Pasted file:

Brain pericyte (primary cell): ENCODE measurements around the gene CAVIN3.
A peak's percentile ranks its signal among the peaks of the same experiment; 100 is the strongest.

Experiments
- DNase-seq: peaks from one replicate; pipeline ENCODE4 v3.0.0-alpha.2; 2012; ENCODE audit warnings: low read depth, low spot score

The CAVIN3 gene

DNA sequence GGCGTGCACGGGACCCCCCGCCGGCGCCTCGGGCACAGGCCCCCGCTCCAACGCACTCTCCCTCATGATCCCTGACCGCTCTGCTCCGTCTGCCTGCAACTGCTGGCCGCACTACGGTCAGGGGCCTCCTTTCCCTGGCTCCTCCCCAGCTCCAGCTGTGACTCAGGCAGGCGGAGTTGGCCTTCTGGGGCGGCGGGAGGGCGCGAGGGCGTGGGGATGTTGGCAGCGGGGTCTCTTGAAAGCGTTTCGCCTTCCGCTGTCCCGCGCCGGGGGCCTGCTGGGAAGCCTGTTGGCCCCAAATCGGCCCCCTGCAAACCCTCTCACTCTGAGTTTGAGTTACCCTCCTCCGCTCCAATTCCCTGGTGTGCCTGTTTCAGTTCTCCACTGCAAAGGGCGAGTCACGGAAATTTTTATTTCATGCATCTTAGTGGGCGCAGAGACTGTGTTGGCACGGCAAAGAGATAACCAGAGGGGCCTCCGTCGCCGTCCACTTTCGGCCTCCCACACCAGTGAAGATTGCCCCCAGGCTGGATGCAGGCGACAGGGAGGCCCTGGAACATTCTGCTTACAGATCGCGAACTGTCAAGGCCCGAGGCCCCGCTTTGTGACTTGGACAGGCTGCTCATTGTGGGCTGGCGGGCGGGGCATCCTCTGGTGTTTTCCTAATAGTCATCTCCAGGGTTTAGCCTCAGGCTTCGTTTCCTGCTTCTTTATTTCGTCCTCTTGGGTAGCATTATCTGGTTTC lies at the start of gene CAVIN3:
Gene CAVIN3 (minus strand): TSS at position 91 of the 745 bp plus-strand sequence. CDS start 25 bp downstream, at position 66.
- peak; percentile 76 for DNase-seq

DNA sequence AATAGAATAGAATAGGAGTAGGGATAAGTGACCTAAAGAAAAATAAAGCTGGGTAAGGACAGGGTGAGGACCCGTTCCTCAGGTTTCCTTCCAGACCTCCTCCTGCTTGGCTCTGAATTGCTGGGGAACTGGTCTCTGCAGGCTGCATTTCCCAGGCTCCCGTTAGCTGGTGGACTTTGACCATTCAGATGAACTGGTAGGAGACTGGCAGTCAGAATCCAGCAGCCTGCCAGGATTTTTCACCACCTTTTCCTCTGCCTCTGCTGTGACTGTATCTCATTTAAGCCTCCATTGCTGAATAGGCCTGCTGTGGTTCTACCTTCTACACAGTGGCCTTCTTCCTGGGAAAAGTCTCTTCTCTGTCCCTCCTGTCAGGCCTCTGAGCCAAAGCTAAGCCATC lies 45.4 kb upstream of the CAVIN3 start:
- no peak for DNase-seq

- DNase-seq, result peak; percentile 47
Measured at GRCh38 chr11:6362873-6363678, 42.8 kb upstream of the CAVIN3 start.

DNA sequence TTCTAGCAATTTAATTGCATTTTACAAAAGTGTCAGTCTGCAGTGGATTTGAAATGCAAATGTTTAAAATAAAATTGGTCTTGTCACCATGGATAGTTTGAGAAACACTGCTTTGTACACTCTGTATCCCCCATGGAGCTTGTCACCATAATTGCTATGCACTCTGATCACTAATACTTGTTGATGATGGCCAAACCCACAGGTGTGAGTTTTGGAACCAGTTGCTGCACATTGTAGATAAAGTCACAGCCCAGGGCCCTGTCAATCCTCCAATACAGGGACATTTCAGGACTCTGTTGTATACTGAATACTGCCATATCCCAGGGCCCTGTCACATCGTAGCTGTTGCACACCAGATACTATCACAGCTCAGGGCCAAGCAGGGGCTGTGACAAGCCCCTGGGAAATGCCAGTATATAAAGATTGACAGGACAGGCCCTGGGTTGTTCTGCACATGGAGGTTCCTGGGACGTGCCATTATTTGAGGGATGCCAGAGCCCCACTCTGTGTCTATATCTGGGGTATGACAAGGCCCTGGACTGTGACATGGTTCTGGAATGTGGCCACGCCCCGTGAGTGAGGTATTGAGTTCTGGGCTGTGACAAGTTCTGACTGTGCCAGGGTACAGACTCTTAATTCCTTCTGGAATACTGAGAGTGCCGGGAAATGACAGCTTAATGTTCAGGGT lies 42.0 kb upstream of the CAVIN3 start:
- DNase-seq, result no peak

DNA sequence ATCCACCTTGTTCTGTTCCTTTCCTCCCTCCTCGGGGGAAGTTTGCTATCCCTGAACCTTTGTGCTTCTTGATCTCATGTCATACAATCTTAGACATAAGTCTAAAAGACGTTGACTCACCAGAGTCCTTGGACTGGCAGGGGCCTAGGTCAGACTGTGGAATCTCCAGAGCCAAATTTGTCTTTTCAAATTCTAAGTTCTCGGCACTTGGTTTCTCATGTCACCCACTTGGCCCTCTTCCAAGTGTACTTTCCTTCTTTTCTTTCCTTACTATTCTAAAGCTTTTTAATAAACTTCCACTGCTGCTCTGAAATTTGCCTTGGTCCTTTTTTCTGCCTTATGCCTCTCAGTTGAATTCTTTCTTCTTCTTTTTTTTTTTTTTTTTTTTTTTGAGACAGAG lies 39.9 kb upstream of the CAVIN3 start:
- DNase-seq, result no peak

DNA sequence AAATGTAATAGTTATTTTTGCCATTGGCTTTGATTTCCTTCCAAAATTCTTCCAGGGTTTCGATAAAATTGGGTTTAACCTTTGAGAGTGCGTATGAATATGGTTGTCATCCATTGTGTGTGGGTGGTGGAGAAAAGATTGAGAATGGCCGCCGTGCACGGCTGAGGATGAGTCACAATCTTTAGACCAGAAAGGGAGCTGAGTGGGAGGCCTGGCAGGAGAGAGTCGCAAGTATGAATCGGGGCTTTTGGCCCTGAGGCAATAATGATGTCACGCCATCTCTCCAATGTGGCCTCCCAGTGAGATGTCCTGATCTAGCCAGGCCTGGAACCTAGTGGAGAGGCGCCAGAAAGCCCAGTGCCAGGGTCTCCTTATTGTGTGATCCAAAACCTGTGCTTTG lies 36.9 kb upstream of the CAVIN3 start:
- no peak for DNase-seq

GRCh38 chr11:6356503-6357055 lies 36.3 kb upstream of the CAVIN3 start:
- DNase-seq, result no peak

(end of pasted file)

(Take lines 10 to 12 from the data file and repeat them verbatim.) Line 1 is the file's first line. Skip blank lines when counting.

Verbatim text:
- no peak for DNase-seq

- DNase-seq, result peak; percentile 47
Measured at GRCh38 chr11:6362873-6363678, 42.8 kb upstream of the CAVIN3 start.